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  1. These surplus 1896 pattern hat/cap devices were a common militaria dealer catalog item - and may still be as far as I know. I've seen these with a variety of regimental number / company letter combos, as well as different colored keystone inlays. The are attractive but fall into a period with less interest than the civil war and the world wars. Price wise they tended to be pretty nominal - a couple deades ago you could buy them for around $10 to 20 or so, but today, perhaps a gander on ebay or similar will give you a more up to date value.
  2. The most straight to the point answer to your question is: if you are looking to represent a regular US army infantryman prior to the issue of the Krag rifle & belt in 1895, no, a blue 45/70 mills web belt with an arsenal plate is not correct. Regulars did not wear that combination. Up until companies were issued the Krag and 30/40 blue Mills belts with the 'C' catch fastener, the tan 45/70 belt (sewn ends) with the 1886 plate and wire keepers (not sheet brass) was the regulation US 45/70 belt. What has caused so much confusion here is the plethora of different Mills belt styles made in
  3. Nice! I saw those but my 1st Wash collecting has been on idle a while. In 30 years I have seen a few, from memory with medal groups. The funny thing is those 'period' insignia are the toughest part to find. I have an 1895 tunic to a Captain of one the companies. Still has his signal corps devices and the 'V' letters but he removed the U & S for use on his khakis once he got to the Philippines.
  4. I have probably a 1000 or more photos from the period and a number of them are the ubiquitous camp mess or kitchens. I will keep an eye out. As far as surviving examples hopefully at least one or more did, but those later world war scrap drives were pretty efficient....
  5. From the pics it looks right. 1886 Whittemore plate made at Watervliet arsenal. Someone polished the front up.
  6. A.R. Smith was fairly early inspector, his cartouche is on a lot of Watervliet 1870's-80's ordnance gear. I believe your McKeever is .45/70.
  7. The regular US Army 1886 belt plate is 'way out' for this belt as well. These commercial civilian belts used a brass wire c-catch closure. Although I've seen the commercial / civilian stamped Mills plates (dogs head etc.) on them.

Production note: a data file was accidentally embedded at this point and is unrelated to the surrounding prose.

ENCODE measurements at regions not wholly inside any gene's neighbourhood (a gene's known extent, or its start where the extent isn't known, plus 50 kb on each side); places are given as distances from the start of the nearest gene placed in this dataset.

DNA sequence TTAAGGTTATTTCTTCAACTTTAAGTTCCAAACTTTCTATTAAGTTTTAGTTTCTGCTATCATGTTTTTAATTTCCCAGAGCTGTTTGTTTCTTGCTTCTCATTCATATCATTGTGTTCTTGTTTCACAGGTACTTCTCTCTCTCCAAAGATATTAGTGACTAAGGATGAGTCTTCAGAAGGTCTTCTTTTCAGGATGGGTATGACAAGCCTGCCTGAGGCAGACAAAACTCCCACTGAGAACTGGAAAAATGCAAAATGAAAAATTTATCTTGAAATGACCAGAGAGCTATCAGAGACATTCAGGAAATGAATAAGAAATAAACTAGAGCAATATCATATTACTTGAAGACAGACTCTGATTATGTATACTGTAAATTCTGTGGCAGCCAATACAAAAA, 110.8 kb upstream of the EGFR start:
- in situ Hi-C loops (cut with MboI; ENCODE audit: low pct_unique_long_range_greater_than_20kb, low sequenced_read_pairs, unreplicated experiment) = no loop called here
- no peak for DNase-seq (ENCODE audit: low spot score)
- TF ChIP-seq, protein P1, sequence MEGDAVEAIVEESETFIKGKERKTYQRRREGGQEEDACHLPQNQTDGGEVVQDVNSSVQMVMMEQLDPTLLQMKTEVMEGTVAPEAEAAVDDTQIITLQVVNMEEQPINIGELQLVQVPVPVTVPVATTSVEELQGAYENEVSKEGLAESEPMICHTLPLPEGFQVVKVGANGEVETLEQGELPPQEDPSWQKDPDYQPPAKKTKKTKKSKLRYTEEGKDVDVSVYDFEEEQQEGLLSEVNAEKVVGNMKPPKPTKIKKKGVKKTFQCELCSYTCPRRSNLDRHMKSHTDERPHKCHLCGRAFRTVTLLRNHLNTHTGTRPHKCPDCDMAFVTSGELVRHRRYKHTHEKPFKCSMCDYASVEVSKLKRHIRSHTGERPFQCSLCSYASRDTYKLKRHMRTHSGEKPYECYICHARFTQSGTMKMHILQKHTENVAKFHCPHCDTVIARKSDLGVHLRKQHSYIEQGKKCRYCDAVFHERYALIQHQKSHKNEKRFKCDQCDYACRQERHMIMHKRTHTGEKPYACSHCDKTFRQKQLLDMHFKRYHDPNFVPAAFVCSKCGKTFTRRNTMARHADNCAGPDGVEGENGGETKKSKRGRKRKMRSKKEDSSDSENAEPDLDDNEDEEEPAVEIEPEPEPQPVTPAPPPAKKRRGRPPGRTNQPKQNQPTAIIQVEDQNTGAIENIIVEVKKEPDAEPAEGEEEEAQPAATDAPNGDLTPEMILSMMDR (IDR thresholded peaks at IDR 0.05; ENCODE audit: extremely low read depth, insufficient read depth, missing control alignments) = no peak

8. Interesting question as there were so many big events going on those years. I was in high school and felt a sense of 'defeat' & that so much was for naught. Then there was the TV news showing the chaotic air / sea evacuations, which added to the gloom. Flash forward several years and I was working at a furniture place with a humble Vietnamese guy in our crew - older than us - and our boss said Henry here was on one of the last helicopters off the embassy, and, hes on the cover of a news magazine (Newsweek or Time I think). So I find a copy and by God there he is...unmistakeable Flash for
  9. Well that first upload - my first - didn't go so OK as I couldn't remove the oversize file before edit time expired. But there you go. Its from Campaigning In The Phillipines. The photo is from their souvenir roster and reception upon return to Seattle. The 8th corps badge he is wearing in the photo may well be the one that was engraved and in the group.
  10. Looks right down to the lead back crossed rifles. The 1st Ill. had interesting service, arriving in Cuba before hostilities ended. They marched from disembarkation at Siboney up to San Juan Hill outside Santiago, entering the trenches adjacent to the 1st Vol. Cav. Rough Riders. They were in the final skirmishes of July 10-17 before the cease fire. Like most regiments, malaria over the next months turned out to be their worst enemy. I have a grouping from a Co. G soldier. His granddaughter told me he was very ill after returning, the effects lingering for a year or so, but afterwards he was b
  11. Wonderful Phillipine nationalist flag. I have pretty much all the Annual Reports to the Sec. of War for the Phillippine war period 1898-1902. Each one contains an extensive index so when I get time I'll see if anything might be mentioned that would shed some light. Thing is, capturing these flags was pretty common during the war there. Hundreds of small company sized engagements where momentos were gleaned from an abandoned Filipino army nipa hut HQ.
  12. Without a picture I'll hazard a few observations....No length of the belt given but iirc Mills did make belts in sizes including lengths for smaller waists -- with a correspondining reduction of the number of loops. As far as this being only a single row, if the loops are woven and not sewn, its a Mills woven product and likely a state or national guard request or contract. Not likely regular US army unless it was a trial piece. From 1900 until the phase out / replacement by the new Mills pocket patterns, the regular army infantry and artillery wore the tan color, double looped Mills belt wit
  13. If that was the one from the Cowan auction its very likely Capt. Marshall Scudders as the group did contain several engraved veterans badges of his along with the Spanish War Service. The fact that it is an 'No.' and happened to be in the missing swath of numbers shouldn't disuade you as long as the group stays together. He was the Captain of Co. E, 1st Washington (State) Volunteer Infantry and served in the early Philippine war with the regiment. He along with the company are in photographs from the state version of Campaigning In The Phillipines.
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